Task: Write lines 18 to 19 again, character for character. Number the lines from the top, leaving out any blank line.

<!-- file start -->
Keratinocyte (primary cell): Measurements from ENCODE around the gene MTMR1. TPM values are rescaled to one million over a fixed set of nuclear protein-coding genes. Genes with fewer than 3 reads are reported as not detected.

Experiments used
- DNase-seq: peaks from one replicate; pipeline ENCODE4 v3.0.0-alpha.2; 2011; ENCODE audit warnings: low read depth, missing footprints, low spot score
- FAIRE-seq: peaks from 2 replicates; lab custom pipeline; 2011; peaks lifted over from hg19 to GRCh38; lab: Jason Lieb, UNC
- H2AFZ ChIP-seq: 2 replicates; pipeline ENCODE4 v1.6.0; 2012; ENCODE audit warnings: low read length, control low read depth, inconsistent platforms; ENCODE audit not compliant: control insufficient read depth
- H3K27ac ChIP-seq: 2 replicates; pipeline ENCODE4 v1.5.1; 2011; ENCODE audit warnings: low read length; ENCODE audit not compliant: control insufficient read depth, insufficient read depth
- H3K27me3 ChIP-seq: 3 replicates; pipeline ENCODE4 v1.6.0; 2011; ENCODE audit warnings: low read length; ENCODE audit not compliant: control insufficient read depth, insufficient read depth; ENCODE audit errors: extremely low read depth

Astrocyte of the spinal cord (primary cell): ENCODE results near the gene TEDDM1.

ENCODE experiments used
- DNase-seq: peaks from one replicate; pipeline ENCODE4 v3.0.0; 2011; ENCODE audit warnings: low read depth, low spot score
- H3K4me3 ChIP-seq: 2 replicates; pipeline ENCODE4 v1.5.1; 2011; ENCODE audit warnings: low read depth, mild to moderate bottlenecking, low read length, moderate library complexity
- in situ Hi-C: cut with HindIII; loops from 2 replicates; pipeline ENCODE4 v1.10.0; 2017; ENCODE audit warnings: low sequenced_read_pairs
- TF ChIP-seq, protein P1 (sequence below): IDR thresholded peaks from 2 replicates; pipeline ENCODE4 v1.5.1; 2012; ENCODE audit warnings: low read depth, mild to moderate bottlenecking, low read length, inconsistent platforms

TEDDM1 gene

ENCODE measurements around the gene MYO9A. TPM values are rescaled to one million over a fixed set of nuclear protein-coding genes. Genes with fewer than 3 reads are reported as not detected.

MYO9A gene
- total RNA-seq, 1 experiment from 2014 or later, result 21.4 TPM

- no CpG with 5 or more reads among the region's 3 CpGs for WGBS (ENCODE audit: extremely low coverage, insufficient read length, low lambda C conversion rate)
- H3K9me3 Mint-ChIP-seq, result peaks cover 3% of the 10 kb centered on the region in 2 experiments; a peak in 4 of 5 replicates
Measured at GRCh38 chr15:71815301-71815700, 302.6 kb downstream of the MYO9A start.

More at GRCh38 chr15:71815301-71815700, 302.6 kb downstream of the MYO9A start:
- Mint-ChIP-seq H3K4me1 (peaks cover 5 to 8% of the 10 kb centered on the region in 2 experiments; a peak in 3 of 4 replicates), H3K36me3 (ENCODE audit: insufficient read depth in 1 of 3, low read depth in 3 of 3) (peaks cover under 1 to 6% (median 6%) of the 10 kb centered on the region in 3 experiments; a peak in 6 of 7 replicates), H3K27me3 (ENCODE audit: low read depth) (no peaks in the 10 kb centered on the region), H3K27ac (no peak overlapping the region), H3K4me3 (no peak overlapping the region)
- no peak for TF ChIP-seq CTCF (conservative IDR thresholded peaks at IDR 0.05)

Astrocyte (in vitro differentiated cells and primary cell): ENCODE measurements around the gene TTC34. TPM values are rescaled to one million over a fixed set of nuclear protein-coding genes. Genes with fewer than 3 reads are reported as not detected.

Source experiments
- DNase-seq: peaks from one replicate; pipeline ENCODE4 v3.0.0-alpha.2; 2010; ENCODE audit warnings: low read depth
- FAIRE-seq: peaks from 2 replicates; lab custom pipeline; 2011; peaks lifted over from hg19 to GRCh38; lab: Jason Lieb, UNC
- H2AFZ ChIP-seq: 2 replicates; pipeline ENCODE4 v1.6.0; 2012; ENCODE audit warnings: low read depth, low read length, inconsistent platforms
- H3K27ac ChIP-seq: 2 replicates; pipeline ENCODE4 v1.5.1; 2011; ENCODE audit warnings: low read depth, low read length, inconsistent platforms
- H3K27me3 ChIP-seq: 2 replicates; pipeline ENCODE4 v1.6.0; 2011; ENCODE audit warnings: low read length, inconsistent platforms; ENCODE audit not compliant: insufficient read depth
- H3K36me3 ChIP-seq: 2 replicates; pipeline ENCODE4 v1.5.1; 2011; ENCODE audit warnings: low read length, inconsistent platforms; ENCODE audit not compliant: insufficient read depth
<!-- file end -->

- no CpG with 5 or more reads among the region's 3 CpGs for WGBS (ENCODE audit: extremely low coverage, insufficient read length, low lambda C conversion rate)
- H3K9me3 Mint-ChIP-seq, result peaks cover 3% of the 10 kb centered on the region in 2 experiments; a peak in 4 of 5 replicates